Bernstein, J.M. “Aporia of the Sensible: Art, Objecthood, and Anthropomorphism,” in Interpreting Visual Culture:
Explorations in the Hermeneutics of the Vision
. Ed. Ian Heywood. New York: Routledge, 1998. 218-237.
annotation by Michelle Yacht (Theories of Media, Winter 2004)

APORIA: Origin: Greek a + poros: without place.

1. a figure of speech by which the speaker expresses or purports to be in doubt about a question.

2. An insoluble contradiction or paradox.

The result of Enlightenment anthropomorphic thinking (thinking that projects human meaning onto the material world, figuring the material world as in itself meaningless), Bernstein writes, is that the world becomes understandable only “in the visionless medium of pure mathematics.” That is, since people think in words and numbers, in order to understand the world around us, we project immaterial meaning onto the material world; we replace images with words; philosophy overcomes art.

Bernstein argues that, in our modern, centerless world, art has reached an impasse, an aporia. At one pole, there is conceptual art, where, despite the attempt to fuse image and word, the discourse surrounding art objects threatens to overwhelm the visual/material art objects themselve. At the other pole, there is abstract expressionism, where meaning supposedly lies beyond discourse, “so that finally nothing can be said about them.” Abstract expressionism aims for “presence without assimilability,” meaning without discourse; they seek to safely aestheticize trauma. (220) However, this relies on the capacity of the abstract expressionist work to disturb; once a Pollock painting is seen as beautiful, the trauma gets lost and the work fails to be meaningful. Either way, the attempt to find a happy medium between meaning and material fails.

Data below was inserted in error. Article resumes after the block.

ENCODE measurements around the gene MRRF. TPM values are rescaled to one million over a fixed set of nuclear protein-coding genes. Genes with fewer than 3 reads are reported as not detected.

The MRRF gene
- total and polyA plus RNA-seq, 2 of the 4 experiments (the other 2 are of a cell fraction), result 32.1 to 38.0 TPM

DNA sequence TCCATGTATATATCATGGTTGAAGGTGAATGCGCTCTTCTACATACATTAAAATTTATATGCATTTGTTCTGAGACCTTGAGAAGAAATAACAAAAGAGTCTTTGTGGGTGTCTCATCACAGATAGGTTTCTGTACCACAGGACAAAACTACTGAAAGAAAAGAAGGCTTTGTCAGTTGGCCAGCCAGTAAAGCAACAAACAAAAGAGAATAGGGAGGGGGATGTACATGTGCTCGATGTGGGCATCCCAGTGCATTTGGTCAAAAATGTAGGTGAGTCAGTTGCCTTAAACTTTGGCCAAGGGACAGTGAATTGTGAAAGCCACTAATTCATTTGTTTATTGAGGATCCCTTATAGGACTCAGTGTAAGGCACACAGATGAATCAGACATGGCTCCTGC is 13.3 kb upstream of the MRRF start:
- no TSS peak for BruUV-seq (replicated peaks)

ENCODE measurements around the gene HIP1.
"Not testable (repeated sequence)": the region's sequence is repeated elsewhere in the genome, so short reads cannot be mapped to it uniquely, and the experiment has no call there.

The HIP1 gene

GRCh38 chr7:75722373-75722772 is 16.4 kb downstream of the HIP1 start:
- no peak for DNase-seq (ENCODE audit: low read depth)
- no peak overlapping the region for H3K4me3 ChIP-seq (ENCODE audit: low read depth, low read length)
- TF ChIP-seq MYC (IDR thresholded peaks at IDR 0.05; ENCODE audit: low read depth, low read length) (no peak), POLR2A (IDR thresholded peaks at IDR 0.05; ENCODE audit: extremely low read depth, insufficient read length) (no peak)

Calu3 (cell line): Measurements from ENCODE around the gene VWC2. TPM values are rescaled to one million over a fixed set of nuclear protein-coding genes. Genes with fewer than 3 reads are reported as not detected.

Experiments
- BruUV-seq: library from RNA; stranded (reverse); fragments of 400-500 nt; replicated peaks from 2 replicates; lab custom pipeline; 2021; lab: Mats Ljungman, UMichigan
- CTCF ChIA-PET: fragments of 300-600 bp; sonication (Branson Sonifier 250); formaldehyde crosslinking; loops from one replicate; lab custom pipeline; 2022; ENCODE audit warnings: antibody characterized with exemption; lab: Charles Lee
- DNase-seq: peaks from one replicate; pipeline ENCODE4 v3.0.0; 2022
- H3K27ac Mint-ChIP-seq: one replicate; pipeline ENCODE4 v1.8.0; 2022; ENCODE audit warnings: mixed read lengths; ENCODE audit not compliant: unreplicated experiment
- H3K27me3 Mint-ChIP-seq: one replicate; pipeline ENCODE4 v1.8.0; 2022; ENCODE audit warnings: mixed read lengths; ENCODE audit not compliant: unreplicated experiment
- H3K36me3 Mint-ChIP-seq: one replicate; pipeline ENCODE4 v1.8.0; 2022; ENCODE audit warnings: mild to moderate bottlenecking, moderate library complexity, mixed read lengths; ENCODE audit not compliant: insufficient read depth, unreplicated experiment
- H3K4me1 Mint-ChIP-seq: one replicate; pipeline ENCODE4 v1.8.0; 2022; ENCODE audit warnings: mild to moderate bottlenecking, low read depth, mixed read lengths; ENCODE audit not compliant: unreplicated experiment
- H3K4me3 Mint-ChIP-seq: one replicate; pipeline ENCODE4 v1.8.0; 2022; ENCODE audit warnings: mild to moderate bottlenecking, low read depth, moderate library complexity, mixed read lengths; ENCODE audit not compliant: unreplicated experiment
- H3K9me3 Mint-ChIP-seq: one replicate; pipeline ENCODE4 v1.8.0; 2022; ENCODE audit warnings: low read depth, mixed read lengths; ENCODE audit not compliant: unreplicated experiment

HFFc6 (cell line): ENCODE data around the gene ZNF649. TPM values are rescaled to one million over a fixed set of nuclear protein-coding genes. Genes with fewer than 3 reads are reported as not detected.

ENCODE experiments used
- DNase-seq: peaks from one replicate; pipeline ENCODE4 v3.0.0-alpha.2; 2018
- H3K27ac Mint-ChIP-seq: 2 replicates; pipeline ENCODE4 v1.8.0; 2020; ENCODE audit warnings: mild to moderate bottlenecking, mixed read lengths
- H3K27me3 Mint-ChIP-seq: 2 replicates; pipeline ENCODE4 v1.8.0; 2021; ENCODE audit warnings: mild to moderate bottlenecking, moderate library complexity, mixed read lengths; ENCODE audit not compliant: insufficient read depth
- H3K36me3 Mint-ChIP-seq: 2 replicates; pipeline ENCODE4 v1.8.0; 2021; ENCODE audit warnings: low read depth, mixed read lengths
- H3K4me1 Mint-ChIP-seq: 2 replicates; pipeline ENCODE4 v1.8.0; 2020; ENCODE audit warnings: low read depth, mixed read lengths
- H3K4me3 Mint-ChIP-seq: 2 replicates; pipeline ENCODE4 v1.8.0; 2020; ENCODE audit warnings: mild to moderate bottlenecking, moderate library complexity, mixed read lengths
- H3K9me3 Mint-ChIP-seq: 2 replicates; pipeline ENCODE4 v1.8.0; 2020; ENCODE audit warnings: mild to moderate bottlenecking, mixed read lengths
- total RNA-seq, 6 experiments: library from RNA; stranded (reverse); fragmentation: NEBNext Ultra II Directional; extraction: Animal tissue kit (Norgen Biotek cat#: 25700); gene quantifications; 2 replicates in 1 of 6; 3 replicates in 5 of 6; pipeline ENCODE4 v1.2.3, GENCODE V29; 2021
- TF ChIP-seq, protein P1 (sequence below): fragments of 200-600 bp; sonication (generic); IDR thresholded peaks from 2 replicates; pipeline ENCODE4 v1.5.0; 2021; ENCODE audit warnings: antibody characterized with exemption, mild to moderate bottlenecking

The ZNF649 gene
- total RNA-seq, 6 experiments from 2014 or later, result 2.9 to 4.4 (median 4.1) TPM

As a response to this, anti-anthropomorphic art tries to obstruct the viewer from projecting anthropomorphizing it, tries to keep itself independent of the viewer, tries to maintain its “objecthood.” However, this logic means that an art object, to be independent, must be indistinguishable from a mere thing, since what constitutes objecthood is “independence from anthropomorphic conditions of meaning,” i.e., meaninglessness. (227-8)

Bernstein’s argument is pretty pessimistic; the sensual is always in danger of disappearing. In a foot note, he suggests that the next step for art might be a state of mourning (though such a state also seems impossible).